This concept must be an integral part of all formation within the Church, especially of the lay faithful: you must help the laity to see themselves as active members of the family that is the Church, and to come to understand that in a very real way they belong to the Church and the Church belongs to them; they share responsibility for her! This understanding and commitment will help Catholics to avoid being lured away from the practice of their faith by other religious traditions and by the sects which are becoming ever more numerous in Kenya. It will also prove invaluable in programmes aimed at the formation of youth, for there is perhaps no other group in Kenyan society which is more susceptible to the materialistic, consumeristic and otherwise spiritnumbing attitudes which are so prevalent today and often promoted by the mass media.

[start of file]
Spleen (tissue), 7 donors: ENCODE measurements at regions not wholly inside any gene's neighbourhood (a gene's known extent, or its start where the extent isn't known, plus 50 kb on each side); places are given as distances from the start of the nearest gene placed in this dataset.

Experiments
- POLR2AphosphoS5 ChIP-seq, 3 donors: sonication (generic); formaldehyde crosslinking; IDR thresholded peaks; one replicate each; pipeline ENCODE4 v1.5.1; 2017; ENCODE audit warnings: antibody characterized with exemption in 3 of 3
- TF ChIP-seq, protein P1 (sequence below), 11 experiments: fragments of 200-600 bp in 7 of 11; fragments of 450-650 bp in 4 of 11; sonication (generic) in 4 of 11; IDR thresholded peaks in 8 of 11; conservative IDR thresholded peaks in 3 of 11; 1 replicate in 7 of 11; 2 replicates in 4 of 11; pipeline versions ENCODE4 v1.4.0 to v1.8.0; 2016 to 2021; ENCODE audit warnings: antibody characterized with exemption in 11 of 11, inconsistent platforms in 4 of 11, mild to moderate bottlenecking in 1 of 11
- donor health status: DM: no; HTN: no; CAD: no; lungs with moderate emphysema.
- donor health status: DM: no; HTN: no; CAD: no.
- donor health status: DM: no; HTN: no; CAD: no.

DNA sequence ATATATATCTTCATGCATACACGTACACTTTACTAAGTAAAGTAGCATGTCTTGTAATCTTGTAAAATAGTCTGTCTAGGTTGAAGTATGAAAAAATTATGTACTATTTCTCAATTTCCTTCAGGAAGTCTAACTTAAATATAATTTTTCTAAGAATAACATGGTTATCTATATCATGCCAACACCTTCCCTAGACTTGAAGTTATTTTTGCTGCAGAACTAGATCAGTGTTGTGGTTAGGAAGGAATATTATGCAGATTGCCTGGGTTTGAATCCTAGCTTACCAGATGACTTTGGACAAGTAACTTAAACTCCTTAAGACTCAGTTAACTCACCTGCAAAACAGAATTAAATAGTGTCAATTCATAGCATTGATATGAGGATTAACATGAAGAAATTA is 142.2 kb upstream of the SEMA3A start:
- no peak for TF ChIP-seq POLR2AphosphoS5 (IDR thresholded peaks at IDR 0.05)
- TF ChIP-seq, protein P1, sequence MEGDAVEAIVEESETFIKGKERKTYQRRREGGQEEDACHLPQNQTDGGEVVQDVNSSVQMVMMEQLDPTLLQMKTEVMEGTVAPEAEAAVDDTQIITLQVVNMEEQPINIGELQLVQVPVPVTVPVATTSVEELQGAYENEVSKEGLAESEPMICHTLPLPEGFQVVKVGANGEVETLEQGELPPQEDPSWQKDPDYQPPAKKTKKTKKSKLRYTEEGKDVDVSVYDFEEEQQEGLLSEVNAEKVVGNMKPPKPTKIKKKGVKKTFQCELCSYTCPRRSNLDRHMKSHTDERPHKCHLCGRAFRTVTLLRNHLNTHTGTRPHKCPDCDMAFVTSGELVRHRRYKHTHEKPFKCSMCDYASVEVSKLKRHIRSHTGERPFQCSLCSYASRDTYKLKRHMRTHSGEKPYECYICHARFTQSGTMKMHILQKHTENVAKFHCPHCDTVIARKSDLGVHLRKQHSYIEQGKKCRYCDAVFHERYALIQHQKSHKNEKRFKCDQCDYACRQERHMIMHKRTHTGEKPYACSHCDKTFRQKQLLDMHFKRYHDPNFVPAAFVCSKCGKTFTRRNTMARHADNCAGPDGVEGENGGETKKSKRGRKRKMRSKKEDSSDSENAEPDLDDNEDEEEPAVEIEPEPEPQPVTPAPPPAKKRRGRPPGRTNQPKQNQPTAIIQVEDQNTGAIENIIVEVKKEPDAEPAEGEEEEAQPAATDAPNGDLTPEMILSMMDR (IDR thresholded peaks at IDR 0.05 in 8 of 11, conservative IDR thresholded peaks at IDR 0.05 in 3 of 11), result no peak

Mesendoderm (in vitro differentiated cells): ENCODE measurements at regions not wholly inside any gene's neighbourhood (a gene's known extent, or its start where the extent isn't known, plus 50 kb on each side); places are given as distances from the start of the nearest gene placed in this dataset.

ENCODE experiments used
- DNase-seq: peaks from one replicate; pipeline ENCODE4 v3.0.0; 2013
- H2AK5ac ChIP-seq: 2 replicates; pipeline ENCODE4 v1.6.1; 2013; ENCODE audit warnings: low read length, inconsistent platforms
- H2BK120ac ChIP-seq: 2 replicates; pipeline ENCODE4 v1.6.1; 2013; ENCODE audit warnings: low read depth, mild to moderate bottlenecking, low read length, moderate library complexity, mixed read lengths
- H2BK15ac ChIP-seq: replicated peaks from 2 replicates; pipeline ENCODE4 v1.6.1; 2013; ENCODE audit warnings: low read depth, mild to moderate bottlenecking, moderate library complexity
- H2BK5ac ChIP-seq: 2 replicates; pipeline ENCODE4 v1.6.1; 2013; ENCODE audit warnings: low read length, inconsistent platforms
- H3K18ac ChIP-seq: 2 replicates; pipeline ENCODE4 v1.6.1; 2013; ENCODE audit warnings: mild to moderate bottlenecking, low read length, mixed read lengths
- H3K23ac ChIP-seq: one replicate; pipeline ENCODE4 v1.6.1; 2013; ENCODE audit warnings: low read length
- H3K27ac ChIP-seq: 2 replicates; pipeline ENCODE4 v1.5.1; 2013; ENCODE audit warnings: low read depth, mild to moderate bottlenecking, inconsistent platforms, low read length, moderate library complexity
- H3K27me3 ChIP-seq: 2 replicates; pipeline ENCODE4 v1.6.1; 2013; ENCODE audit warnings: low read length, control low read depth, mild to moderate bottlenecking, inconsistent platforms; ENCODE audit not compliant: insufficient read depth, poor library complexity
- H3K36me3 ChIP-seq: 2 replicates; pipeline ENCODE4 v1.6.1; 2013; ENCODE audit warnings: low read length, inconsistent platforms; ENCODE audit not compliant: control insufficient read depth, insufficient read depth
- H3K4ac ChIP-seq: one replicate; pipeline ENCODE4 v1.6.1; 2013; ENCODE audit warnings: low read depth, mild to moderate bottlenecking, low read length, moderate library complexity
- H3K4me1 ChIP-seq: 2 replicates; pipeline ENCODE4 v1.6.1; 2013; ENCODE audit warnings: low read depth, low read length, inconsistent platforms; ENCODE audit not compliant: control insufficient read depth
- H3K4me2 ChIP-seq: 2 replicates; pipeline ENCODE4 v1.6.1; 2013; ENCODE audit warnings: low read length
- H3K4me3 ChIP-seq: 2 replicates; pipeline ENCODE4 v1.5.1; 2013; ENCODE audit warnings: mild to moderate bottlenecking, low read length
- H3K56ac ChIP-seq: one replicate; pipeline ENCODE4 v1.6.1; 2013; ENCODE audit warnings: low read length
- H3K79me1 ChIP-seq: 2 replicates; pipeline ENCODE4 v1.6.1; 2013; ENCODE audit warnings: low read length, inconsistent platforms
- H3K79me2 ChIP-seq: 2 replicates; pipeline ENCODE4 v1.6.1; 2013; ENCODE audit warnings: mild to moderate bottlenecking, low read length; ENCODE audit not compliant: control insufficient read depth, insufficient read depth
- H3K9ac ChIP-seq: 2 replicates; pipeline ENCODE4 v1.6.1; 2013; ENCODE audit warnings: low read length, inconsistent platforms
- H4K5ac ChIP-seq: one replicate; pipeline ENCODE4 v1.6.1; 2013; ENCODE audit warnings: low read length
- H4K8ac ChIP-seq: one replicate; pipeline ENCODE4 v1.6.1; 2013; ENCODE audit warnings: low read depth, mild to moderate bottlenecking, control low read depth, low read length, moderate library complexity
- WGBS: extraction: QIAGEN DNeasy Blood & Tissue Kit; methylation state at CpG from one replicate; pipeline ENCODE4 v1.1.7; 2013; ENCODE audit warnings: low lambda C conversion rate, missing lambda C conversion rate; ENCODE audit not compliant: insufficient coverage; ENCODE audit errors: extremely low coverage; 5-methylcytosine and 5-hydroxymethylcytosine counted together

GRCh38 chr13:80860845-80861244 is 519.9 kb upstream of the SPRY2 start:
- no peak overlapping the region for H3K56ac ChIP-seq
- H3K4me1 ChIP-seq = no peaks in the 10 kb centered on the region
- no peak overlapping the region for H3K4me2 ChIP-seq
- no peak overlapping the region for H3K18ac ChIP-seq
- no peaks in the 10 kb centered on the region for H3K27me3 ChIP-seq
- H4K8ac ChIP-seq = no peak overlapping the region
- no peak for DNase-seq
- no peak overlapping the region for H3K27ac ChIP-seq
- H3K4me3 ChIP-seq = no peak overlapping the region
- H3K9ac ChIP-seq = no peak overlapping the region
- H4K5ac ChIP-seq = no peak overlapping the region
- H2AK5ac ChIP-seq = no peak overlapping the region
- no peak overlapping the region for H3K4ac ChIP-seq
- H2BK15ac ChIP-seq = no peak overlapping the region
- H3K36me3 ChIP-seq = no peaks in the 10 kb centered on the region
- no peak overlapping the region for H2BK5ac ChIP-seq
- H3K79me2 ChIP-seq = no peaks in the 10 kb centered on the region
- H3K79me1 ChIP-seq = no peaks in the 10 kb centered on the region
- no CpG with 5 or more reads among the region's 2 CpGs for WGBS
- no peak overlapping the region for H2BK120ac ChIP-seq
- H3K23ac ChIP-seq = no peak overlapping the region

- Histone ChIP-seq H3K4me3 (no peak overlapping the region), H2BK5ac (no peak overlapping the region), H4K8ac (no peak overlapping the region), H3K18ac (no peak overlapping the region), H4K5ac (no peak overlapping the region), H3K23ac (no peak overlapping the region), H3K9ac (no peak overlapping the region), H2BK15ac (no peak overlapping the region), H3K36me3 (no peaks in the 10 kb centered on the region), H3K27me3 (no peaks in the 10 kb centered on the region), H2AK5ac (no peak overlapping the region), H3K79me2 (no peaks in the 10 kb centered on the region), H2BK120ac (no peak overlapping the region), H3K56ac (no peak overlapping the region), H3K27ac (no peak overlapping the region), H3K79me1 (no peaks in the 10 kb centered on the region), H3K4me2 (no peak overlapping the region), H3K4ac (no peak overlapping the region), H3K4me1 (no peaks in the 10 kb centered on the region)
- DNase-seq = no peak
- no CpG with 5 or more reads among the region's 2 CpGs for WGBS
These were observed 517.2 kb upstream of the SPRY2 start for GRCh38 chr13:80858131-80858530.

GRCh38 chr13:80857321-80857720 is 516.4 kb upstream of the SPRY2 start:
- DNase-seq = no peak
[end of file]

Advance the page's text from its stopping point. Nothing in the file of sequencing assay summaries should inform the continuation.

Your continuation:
4. The formation which takes place in your seminaries and in institutes of consecrated life must also be among your chief concerns as Pastors. The increase in the number of candidates to the priesthood and religious life is a great gift, and calls for careful discernment in the selection and training of those preparing for a life of service in the Church. Moreover, in light of the need to form an ever more active laity, care must be taken to avoid imparting models of the priesthood which are too clerical or authoritarian in nature, with the result that future priests find it difficult to work closely with lay people and to acknowledge their role and talents. Rather, your priestly co-workers must be encouraged to involve as many of the lay faithful as possible in a shared responsibility for parish life: the parish priest remains the leader, but he cannot - and should not - do everything himself. As I noted in my Post-Synodal Apostolic Exhortation Pastores dabo vobis: "It is particularly important to prepare future priests for cooperation with the laity ... they should be willing to listen to lay people, give brotherly consideration to their wishes and recognize their experience and competence" (n. 59).